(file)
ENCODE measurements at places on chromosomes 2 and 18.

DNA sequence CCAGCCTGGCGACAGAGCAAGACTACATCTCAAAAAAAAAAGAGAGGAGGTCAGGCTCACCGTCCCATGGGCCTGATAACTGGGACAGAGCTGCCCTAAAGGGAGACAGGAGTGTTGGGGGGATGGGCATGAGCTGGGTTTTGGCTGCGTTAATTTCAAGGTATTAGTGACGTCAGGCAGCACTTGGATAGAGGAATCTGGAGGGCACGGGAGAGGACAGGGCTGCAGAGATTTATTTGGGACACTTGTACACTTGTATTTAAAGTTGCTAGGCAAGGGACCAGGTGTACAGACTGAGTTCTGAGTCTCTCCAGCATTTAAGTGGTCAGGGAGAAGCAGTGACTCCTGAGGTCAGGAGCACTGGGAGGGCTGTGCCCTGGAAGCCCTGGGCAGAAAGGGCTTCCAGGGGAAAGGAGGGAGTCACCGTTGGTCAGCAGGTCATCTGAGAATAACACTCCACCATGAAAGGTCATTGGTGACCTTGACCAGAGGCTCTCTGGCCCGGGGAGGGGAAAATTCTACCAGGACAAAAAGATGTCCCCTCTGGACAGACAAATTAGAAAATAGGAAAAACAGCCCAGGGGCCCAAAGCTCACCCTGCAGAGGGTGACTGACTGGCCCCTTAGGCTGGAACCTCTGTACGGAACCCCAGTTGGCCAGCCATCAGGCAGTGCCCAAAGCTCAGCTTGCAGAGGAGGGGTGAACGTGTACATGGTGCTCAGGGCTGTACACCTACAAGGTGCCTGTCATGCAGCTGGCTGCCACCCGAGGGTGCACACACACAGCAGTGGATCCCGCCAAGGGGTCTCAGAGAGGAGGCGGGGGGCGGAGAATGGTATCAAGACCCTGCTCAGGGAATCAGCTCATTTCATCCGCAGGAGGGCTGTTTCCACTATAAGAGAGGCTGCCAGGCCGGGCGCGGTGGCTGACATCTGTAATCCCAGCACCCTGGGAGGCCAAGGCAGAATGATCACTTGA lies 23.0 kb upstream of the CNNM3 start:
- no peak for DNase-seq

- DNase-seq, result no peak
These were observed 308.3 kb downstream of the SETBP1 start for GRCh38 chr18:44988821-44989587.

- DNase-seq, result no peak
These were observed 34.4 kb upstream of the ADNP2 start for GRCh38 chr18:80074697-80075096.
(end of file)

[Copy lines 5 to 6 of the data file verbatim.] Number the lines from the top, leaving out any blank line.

These were observed 308.3 kb downstream of the SETBP1 start for GRCh38 chr18:44988821-44989587.

- DNase-seq, result no peak